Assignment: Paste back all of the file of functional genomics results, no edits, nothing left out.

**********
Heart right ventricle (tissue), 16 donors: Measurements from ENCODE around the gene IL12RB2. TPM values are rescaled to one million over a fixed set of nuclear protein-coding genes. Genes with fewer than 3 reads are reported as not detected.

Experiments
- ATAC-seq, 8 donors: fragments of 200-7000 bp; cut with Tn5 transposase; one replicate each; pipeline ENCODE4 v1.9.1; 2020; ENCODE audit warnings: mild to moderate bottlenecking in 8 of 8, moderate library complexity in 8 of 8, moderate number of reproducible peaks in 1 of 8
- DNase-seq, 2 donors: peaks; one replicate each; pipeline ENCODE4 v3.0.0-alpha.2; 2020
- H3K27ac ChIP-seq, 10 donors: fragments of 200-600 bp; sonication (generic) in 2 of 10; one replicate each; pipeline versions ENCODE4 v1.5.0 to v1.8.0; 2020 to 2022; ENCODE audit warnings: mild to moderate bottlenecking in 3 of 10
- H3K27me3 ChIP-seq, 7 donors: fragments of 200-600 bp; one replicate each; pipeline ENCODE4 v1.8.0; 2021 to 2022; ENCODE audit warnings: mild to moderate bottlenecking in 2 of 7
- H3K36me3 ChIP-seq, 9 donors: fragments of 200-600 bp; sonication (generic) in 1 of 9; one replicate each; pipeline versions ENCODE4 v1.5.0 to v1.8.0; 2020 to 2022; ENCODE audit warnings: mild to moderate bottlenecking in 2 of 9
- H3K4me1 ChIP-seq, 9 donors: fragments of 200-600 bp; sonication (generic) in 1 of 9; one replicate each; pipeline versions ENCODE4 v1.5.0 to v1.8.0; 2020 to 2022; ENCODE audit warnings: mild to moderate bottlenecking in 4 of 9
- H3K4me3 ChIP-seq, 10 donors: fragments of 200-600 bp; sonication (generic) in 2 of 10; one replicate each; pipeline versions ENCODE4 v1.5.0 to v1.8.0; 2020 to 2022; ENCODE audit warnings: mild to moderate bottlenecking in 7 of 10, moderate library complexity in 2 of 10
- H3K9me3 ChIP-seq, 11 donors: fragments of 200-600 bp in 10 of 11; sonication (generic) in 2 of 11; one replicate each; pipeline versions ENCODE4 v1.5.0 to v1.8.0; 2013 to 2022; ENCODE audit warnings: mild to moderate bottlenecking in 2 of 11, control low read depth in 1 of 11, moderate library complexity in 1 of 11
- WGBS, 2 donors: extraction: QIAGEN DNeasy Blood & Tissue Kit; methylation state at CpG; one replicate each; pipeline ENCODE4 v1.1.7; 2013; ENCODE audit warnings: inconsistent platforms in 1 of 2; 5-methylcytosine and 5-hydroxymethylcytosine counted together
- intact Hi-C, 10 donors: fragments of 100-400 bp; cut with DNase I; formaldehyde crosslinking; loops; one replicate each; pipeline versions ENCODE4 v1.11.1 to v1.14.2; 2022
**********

Heart right ventricle (tissue), 16 donors: Measurements from ENCODE around the gene IL12RB2. TPM values are rescaled to one million over a fixed set of nuclear protein-coding genes. Genes with fewer than 3 reads are reported as not detected.

Experiments
- ATAC-seq, 8 donors: fragments of 200-7000 bp; cut with Tn5 transposase; one replicate each; pipeline ENCODE4 v1.9.1; 2020; ENCODE audit warnings: mild to moderate bottlenecking in 8 of 8, moderate library complexity in 8 of 8, moderate number of reproducible peaks in 1 of 8
- DNase-seq, 2 donors: peaks; one replicate each; pipeline ENCODE4 v3.0.0-alpha.2; 2020
- H3K27ac ChIP-seq, 10 donors: fragments of 200-600 bp; sonication (generic) in 2 of 10; one replicate each; pipeline versions ENCODE4 v1.5.0 to v1.8.0; 2020 to 2022; ENCODE audit warnings: mild to moderate bottlenecking in 3 of 10
- H3K27me3 ChIP-seq, 7 donors: fragments of 200-600 bp; one replicate each; pipeline ENCODE4 v1.8.0; 2021 to 2022; ENCODE audit warnings: mild to moderate bottlenecking in 2 of 7
- H3K36me3 ChIP-seq, 9 donors: fragments of 200-600 bp; sonication (generic) in 1 of 9; one replicate each; pipeline versions ENCODE4 v1.5.0 to v1.8.0; 2020 to 2022; ENCODE audit warnings: mild to moderate bottlenecking in 2 of 9
- H3K4me1 ChIP-seq, 9 donors: fragments of 200-600 bp; sonication (generic) in 1 of 9; one replicate each; pipeline versions ENCODE4 v1.5.0 to v1.8.0; 2020 to 2022; ENCODE audit warnings: mild to moderate bottlenecking in 4 of 9
- H3K4me3 ChIP-seq, 10 donors: fragments of 200-600 bp; sonication (generic) in 2 of 10; one replicate each; pipeline versions ENCODE4 v1.5.0 to v1.8.0; 2020 to 2022; ENCODE audit warnings: mild to moderate bottlenecking in 7 of 10, moderate library complexity in 2 of 10
- H3K9me3 ChIP-seq, 11 donors: fragments of 200-600 bp in 10 of 11; sonication (generic) in 2 of 11; one replicate each; pipeline versions ENCODE4 v1.5.0 to v1.8.0; 2013 to 2022; ENCODE audit warnings: mild to moderate bottlenecking in 2 of 11, control low read depth in 1 of 11, moderate library complexity in 1 of 11
- WGBS, 2 donors: extraction: QIAGEN DNeasy Blood & Tissue Kit; methylation state at CpG; one replicate each; pipeline ENCODE4 v1.1.7; 2013; ENCODE audit warnings: inconsistent platforms in 1 of 2; 5-methylcytosine and 5-hydroxymethylcytosine counted together
- intact Hi-C, 10 donors: fragments of 100-400 bp; cut with DNase I; formaldehyde crosslinking; loops; one replicate each; pipeline versions ENCODE4 v1.11.1 to v1.14.2; 2022